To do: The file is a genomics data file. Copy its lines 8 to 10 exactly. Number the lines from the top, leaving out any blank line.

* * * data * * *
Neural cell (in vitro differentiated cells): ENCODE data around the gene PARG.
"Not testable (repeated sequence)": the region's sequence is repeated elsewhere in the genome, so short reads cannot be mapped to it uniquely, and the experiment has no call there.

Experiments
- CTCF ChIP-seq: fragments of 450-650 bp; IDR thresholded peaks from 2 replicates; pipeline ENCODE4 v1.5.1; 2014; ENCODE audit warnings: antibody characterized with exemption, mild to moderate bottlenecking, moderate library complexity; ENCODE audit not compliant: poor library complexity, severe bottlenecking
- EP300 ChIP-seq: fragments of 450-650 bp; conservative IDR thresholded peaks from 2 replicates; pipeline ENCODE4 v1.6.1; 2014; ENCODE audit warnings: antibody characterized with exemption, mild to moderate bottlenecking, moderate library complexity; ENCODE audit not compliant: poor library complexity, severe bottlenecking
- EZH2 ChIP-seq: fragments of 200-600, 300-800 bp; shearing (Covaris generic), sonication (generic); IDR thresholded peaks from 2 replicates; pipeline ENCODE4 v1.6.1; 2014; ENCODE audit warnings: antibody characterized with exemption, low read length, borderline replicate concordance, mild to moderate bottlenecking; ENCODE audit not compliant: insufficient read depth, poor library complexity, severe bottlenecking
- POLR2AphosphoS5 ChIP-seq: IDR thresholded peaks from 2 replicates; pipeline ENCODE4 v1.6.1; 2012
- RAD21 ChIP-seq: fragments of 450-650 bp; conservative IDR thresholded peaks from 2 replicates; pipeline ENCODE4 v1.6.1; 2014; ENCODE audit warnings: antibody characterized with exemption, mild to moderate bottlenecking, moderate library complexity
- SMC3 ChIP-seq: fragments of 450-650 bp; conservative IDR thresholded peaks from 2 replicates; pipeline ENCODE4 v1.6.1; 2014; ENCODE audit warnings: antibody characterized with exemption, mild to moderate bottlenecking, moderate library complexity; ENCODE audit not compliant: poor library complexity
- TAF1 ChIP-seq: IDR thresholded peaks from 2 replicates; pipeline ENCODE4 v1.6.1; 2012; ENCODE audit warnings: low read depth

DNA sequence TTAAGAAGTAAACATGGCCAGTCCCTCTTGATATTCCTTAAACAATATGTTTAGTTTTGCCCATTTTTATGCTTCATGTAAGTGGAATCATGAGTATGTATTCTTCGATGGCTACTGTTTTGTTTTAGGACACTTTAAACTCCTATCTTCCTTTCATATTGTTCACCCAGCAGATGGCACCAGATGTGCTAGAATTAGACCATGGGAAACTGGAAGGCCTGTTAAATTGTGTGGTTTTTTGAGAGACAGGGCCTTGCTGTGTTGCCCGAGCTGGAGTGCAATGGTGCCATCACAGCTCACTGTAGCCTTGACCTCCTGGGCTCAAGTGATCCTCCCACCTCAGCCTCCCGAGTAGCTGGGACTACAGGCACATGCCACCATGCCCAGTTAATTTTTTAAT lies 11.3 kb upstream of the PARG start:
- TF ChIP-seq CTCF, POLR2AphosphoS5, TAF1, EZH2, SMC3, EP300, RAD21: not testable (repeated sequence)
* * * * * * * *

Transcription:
- RAD21 ChIP-seq: fragments of 450-650 bp; conservative IDR thresholded peaks from 2 replicates; pipeline ENCODE4 v1.6.1; 2014; ENCODE audit warnings: antibody characterized with exemption, mild to moderate bottlenecking, moderate library complexity
- SMC3 ChIP-seq: fragments of 450-650 bp; conservative IDR thresholded peaks from 2 replicates; pipeline ENCODE4 v1.6.1; 2014; ENCODE audit warnings: antibody characterized with exemption, mild to moderate bottlenecking, moderate library complexity; ENCODE audit not compliant: poor library complexity
- TAF1 ChIP-seq: IDR thresholded peaks from 2 replicates; pipeline ENCODE4 v1.6.1; 2012; ENCODE audit warnings: low read depth